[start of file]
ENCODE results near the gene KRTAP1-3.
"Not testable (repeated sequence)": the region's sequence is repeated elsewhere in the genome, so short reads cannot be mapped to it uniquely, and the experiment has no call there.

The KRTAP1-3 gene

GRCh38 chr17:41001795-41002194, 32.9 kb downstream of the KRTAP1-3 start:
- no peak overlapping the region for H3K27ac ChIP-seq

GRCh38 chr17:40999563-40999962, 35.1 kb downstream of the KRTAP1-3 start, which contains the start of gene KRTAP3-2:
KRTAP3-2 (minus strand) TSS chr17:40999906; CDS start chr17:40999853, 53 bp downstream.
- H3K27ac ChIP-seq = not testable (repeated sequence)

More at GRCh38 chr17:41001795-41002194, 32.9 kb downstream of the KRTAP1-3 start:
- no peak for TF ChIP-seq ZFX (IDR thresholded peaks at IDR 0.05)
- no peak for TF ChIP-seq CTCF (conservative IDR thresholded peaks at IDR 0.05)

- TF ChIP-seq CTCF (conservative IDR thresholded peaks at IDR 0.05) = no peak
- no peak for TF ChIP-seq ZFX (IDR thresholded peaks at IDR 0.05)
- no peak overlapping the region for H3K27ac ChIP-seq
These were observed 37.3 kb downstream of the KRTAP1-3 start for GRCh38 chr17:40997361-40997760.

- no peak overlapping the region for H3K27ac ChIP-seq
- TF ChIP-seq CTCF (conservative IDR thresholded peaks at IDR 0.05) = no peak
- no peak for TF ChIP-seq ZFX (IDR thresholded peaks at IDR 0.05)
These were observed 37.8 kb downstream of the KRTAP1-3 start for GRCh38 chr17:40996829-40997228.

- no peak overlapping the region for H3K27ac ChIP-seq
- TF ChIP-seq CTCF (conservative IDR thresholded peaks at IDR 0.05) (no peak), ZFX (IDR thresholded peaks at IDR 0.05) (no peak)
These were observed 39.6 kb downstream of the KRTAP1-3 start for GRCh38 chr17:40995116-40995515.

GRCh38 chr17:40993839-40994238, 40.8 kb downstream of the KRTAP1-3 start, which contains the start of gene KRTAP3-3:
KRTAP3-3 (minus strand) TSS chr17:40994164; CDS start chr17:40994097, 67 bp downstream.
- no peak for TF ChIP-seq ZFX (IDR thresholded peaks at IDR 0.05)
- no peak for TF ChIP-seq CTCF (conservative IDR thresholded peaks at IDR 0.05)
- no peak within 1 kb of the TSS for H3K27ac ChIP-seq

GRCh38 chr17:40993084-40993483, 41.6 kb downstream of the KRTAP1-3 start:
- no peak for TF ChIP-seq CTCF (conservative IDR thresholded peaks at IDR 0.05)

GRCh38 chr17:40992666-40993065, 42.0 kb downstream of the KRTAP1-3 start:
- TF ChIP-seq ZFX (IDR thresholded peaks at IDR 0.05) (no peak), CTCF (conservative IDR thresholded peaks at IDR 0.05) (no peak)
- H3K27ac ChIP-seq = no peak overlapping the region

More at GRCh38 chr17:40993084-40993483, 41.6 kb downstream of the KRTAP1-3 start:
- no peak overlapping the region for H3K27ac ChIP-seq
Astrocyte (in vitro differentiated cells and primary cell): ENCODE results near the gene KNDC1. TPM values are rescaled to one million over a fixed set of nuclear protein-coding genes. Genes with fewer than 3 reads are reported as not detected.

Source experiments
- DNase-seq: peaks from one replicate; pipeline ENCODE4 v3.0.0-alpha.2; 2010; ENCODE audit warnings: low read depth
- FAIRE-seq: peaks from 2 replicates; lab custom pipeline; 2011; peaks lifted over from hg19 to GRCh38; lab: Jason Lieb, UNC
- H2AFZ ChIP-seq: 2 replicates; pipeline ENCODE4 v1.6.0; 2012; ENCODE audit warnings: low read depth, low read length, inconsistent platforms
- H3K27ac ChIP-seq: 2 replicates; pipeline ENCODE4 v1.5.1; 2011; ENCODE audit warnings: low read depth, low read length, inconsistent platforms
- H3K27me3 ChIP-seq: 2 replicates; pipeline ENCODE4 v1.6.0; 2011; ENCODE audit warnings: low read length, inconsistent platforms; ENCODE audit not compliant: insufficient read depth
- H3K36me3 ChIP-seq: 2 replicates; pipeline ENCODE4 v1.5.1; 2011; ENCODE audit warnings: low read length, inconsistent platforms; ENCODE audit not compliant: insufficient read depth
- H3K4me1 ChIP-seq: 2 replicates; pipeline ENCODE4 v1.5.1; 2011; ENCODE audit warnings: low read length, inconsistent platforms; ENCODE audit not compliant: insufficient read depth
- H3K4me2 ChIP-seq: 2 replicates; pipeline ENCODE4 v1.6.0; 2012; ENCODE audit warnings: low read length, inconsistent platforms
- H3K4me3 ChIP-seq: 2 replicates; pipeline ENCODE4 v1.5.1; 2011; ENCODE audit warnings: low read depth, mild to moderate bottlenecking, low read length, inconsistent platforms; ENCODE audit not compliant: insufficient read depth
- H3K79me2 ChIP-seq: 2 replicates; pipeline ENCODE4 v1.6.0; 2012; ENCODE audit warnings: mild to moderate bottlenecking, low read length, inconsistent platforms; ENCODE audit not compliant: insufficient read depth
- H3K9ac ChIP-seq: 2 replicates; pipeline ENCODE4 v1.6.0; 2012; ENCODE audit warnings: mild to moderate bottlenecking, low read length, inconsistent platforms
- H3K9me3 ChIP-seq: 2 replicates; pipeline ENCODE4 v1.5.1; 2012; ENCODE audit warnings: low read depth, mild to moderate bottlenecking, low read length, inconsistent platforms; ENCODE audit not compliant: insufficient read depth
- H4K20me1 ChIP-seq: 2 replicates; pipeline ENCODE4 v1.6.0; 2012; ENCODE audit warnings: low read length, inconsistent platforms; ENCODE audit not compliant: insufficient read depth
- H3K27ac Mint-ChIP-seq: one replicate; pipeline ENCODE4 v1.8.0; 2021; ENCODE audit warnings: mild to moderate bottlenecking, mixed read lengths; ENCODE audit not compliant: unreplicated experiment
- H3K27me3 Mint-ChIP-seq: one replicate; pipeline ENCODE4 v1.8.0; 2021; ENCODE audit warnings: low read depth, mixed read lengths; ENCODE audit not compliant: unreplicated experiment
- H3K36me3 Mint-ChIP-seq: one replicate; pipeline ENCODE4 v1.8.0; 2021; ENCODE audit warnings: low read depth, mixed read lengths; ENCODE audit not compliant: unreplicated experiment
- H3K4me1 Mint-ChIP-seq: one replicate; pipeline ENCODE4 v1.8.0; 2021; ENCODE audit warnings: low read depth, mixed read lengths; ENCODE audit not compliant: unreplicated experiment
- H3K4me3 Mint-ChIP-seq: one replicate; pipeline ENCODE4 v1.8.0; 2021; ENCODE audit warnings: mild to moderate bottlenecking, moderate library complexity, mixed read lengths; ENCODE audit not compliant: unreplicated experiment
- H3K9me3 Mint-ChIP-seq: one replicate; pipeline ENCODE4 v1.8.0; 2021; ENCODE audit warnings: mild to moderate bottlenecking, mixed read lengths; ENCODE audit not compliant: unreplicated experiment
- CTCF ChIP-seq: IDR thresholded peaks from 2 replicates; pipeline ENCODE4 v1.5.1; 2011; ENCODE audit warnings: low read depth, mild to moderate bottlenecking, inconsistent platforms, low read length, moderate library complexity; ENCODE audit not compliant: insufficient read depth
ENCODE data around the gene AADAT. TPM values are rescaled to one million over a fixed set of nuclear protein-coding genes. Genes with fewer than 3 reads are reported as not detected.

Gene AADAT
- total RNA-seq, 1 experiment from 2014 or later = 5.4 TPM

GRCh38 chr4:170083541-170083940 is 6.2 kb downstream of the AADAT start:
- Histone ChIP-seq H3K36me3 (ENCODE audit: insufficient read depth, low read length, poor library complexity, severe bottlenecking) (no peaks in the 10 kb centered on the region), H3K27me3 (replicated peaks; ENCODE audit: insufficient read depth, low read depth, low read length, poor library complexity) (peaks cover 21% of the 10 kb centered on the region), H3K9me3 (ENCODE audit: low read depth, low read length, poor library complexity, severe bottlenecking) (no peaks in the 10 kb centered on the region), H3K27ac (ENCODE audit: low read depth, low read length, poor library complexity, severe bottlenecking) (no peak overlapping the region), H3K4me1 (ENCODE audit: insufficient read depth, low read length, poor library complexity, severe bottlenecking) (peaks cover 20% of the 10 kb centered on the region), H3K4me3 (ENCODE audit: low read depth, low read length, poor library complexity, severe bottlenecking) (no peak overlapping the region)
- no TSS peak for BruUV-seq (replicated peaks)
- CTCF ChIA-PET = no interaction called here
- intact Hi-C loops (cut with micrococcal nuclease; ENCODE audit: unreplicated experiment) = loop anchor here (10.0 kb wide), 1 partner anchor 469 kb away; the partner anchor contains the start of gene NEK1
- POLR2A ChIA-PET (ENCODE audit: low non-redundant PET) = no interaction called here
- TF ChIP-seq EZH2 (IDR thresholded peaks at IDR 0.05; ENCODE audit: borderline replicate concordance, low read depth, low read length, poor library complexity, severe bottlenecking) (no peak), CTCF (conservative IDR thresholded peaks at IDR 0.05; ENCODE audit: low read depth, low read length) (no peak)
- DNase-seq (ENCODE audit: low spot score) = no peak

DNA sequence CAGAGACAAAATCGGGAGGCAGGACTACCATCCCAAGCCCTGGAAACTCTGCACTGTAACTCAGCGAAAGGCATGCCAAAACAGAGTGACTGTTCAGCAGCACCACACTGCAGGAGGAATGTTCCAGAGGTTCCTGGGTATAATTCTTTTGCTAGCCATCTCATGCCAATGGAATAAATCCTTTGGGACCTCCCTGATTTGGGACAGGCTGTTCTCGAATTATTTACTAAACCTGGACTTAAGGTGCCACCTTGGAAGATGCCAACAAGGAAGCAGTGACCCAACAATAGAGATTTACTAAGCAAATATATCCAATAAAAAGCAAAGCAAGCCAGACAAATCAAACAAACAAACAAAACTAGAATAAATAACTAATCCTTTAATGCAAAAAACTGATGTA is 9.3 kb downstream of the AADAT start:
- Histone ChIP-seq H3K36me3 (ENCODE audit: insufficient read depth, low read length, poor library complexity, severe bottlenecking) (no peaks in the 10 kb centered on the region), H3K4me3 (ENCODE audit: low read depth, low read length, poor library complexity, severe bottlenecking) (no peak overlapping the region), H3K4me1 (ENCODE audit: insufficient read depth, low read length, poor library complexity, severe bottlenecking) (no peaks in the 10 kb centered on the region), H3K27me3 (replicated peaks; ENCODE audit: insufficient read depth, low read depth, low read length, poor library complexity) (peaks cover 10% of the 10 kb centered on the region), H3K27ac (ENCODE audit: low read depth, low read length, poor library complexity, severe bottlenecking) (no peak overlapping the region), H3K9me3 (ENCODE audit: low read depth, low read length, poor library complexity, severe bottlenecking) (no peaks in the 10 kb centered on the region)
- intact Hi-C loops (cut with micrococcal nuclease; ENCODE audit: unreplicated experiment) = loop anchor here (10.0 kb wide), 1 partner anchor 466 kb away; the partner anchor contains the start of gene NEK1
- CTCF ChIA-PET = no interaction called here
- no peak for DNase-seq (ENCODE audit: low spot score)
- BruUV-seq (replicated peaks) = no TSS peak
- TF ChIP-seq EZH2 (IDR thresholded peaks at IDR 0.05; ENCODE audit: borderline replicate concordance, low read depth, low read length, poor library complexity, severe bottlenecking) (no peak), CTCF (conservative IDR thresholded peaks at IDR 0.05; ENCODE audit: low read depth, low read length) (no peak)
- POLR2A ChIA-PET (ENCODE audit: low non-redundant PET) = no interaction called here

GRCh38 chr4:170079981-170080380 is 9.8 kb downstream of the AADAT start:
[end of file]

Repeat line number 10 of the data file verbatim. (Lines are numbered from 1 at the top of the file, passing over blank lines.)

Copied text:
- no peak for TF ChIP-seq ZFX (IDR thresholded peaks at IDR 0.05)